The best local food in Cyprus
5th November 2018
According to our girls it is…. Koubes! You bite the top off and squeeze in some lime for a lovely zing. They are a herby, minced meat mix, with a bulgar crust – like a scotch egg minus the egg. Best served hot for brunch – the kids eat them like they’ve been starved for months. Made locally, hugely filling and you can buy them at all the local bakeries. You will not be disappointed!
Cyprus combines gastronomic influences from The Middle East, Turkey and Greece.
There is a very rich and diverse range of local food – here are other tasty treats you should try apart from the Koubes:
Halloumi – probably the most famous Cypriot export and delicious fried or grilled,
Koupepia – filling of minced meat, rice, onions, tomatoes and a mixture of herbs carefully wrapped in fresh vine leaves,
Gemista – stuffed vegetables including peppers, tomatoes, onions, courgettes and very tasty courgette flowers,
Souvlakia and sheftalia – Cypriot-style souvlaki are small chunks of charcoal-grilled meat on a skewer and a large amount of fresh salad filling all wrapped in a pitta (larger and thinner than the Greek version). The meat is usually pork or chicken and can be accompanied by sheftalia – spiced sausage parcels with herbs, minced pork or lamb that are grilled. Or try the vegetarian options with mushroom and halloumi.
Souvla – large chunks of meat (neck and shoulder of either pork, lamb, or chicken) slow-cooked on large skewers over a charcoal barbeque,
Kolokouthkia me ta afka – side dish made from fried courgettes with scrambled eggs, sprinkled with salt,
Makaronia tou fournou – known in Greece as pastitsio, the Cypriot version uses halloumi sprinkled with dry mint, large pasta tubes, béchamel sauce and a tomato minced pork layer with curls of cheese on the top to give a crispy crunch,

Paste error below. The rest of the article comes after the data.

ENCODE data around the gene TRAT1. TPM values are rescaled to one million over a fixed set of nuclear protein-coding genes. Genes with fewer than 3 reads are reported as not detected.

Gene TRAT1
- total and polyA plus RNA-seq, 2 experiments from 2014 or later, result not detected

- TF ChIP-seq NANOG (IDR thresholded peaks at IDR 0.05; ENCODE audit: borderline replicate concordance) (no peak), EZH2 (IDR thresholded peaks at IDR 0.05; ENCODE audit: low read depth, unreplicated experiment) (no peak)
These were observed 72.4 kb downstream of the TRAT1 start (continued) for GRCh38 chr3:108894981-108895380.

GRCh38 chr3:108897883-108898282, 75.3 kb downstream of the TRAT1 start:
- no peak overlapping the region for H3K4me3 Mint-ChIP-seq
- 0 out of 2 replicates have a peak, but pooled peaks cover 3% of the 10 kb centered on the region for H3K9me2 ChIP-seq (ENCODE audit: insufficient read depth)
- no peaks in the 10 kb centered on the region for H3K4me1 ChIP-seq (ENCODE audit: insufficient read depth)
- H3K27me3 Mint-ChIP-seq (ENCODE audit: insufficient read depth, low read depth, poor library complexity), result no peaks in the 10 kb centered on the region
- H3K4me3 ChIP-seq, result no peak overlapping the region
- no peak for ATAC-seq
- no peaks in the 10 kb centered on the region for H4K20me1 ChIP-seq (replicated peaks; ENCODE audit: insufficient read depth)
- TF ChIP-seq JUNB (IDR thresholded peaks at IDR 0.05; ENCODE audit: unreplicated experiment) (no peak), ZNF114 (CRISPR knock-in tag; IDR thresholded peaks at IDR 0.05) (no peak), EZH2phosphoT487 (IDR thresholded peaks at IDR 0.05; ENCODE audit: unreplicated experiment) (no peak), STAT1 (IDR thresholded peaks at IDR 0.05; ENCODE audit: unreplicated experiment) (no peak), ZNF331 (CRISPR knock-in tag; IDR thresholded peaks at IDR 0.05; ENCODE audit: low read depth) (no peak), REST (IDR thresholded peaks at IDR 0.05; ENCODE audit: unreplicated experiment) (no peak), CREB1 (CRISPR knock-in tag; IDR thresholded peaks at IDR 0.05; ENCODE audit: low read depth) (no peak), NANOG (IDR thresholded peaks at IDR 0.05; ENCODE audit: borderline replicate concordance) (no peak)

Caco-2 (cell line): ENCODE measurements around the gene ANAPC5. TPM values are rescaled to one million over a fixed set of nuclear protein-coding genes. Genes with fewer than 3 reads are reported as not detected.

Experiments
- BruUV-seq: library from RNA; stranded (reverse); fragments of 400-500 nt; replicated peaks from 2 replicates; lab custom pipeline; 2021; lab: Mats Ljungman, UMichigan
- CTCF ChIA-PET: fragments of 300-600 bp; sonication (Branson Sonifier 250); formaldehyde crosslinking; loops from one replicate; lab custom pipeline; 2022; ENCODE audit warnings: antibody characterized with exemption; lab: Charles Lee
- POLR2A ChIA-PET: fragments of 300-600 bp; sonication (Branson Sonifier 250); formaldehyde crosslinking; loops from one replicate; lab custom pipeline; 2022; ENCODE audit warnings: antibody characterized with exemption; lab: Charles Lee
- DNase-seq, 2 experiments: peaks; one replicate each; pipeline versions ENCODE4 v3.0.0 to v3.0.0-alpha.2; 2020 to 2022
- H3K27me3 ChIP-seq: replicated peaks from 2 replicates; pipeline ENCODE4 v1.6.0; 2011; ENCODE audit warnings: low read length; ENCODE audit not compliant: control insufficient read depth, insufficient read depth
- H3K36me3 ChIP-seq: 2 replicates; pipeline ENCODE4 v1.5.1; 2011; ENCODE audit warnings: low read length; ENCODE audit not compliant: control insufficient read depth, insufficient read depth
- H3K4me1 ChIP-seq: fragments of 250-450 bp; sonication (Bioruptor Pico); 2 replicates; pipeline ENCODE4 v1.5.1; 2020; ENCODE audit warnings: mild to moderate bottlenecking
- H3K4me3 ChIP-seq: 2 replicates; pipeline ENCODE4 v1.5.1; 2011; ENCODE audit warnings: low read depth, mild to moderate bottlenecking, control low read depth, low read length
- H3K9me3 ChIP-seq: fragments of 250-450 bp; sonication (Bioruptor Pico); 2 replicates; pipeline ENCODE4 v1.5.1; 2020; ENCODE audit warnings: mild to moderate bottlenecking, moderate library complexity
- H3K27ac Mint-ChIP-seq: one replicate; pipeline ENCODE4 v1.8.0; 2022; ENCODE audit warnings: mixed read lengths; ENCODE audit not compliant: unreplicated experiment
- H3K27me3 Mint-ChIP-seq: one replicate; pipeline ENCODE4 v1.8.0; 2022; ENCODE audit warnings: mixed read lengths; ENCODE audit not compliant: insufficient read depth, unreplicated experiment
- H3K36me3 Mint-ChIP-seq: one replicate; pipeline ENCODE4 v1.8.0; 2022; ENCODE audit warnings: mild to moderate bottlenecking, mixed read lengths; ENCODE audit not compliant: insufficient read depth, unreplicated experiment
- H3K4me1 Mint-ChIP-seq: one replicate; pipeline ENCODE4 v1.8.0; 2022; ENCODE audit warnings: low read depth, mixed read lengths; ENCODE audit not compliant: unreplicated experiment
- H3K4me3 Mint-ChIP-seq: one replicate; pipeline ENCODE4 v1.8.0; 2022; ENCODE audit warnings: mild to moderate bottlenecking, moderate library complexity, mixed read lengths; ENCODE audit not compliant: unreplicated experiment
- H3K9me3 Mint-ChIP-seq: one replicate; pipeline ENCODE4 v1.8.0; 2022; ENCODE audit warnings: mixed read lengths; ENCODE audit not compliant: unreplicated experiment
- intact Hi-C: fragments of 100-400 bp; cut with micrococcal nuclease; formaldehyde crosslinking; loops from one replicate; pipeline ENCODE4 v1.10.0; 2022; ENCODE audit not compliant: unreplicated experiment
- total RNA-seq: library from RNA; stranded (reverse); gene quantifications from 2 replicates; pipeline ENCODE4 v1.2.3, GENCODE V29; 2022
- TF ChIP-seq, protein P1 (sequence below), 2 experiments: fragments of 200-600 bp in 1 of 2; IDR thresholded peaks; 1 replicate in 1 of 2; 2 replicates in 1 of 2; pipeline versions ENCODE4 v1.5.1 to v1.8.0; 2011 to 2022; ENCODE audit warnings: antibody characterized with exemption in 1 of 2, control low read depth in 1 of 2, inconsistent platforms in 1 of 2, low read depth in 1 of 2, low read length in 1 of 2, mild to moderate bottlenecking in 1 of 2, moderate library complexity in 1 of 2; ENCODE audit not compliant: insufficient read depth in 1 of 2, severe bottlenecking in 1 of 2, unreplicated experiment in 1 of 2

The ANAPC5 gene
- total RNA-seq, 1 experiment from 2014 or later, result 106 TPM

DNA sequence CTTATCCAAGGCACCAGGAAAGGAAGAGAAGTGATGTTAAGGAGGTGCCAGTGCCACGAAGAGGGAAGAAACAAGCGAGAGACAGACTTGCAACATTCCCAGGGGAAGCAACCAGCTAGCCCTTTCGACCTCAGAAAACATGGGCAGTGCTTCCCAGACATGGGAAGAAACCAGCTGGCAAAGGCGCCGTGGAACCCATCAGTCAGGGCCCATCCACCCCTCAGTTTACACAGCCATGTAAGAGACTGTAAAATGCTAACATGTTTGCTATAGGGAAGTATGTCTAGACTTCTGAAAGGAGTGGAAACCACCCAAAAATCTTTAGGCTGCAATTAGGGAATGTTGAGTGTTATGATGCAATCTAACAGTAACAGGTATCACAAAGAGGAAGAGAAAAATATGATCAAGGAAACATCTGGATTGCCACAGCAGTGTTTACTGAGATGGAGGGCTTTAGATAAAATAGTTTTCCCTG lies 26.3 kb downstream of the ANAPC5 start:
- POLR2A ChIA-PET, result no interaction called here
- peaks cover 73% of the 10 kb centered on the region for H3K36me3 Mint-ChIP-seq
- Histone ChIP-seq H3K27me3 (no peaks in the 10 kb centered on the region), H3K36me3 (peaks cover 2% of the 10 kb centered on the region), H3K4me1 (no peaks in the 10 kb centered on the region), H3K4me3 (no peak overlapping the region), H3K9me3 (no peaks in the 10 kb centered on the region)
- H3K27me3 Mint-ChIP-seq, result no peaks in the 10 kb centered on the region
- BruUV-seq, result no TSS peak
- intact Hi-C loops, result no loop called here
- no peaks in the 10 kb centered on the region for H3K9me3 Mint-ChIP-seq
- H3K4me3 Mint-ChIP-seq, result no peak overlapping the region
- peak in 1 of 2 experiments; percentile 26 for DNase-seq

Ttavas – meaning ‘clay pot’ in which it is traditionally served; chunks of lamb, rice, vegetables, cumin and potatoes,
Kleftiko – meat cooked in traditional round, white ovens for many hours, flavoured with bay leaves, oregano and red wine,
Stifado – usually beef with onions and lots of red wine as well as cinnamon sticks and cloves to give it a sweet kick,
Kolokasi (taro) – a vegetable originating from southeast Asia, cut into small chunks and cooked in a tomato sauce with onions, herbs and chicken or pork (beware – can be poisonous when eaten raw!),
Louvi – black eyed beans served with boiled courgettes or Swiss chard, oil, salt and lemon,
Trachanas – thick soup made with dried cracked wheat and soured goat’s milk,
Loukoumades (lokmades) – deep fried dough balls, soaked in honey and then generously coated in crushed nuts, sesame seeds and cinnamon,
Glyko tou koutalio – sweets made from all kinds of fruit, vegetables and even nuts; boiled and then sugared to create the distinctive syrup they are stored in. Favourites are walnut, watermelon and cherry varieties – enjoy with a Cypriot coffee and a glass of water.
If this has wet your appetite for Cypriot specialities, read more here